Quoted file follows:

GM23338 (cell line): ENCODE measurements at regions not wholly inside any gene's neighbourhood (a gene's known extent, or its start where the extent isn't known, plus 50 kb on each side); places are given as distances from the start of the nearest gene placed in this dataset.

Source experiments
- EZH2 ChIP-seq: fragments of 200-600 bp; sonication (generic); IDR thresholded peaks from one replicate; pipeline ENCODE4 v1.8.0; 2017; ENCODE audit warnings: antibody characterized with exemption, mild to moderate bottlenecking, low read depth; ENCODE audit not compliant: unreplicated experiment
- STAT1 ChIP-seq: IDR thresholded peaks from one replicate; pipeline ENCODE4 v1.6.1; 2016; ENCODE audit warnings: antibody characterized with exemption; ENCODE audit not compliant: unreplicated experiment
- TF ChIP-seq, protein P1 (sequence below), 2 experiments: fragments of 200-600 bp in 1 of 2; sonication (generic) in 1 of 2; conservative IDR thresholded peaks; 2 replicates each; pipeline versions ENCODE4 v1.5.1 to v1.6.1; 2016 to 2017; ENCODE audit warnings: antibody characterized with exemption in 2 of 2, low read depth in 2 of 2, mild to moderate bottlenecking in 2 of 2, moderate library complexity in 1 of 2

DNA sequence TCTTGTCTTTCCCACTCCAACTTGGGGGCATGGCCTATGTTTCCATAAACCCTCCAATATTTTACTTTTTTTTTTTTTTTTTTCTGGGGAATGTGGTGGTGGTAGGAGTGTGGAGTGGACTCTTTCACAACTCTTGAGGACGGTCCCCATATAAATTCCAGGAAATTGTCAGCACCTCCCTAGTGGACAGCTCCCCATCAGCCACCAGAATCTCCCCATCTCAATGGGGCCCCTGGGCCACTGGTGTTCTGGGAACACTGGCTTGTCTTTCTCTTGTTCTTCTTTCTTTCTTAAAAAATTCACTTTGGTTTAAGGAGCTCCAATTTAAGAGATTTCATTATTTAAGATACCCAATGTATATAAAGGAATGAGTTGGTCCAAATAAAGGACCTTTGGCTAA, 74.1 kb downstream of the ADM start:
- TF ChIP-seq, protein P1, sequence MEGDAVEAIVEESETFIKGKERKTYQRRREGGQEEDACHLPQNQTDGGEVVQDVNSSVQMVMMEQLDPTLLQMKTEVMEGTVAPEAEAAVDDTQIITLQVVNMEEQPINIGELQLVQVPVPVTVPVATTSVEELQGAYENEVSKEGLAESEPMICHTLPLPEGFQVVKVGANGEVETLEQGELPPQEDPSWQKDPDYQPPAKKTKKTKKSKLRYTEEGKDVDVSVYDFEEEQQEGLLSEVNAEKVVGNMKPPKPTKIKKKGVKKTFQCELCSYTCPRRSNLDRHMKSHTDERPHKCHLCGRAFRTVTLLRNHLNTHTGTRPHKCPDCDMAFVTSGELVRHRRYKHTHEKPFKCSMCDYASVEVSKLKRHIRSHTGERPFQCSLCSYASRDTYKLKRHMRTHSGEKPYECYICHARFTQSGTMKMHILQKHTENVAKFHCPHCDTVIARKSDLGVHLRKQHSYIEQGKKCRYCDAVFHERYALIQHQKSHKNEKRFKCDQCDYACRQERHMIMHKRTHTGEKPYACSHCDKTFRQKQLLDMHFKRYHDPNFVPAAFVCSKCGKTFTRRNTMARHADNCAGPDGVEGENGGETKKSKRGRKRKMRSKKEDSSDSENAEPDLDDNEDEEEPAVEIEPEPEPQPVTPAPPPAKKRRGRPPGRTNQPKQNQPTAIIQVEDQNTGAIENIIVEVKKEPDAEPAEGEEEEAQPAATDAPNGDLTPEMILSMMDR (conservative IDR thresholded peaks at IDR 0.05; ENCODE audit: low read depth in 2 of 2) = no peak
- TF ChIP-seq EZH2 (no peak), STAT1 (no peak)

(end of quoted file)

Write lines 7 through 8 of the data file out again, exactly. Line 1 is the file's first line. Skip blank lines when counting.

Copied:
- TF ChIP-seq, protein P1, sequence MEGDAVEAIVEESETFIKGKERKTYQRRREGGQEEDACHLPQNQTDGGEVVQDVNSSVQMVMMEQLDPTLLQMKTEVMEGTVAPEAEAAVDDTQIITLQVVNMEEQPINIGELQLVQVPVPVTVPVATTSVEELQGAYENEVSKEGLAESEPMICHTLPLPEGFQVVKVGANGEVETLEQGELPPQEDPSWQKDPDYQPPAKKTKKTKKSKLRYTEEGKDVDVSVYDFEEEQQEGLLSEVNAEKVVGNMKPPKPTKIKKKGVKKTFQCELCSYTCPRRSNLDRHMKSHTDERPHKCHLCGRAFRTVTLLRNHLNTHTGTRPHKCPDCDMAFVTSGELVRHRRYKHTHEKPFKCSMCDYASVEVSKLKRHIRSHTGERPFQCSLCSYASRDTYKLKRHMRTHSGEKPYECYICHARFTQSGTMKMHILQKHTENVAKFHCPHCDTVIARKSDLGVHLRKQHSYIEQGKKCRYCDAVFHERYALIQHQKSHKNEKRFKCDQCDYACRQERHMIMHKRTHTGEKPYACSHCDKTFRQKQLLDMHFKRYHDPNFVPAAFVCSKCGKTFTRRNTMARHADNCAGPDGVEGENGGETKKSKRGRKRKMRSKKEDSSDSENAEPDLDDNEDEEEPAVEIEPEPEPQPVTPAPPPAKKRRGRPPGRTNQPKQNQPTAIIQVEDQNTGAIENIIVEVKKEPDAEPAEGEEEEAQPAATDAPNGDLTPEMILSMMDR (conservative IDR thresholded peaks at IDR 0.05; ENCODE audit: low read depth in 2 of 2) = no peak
- TF ChIP-seq EZH2 (no peak), STAT1 (no peak)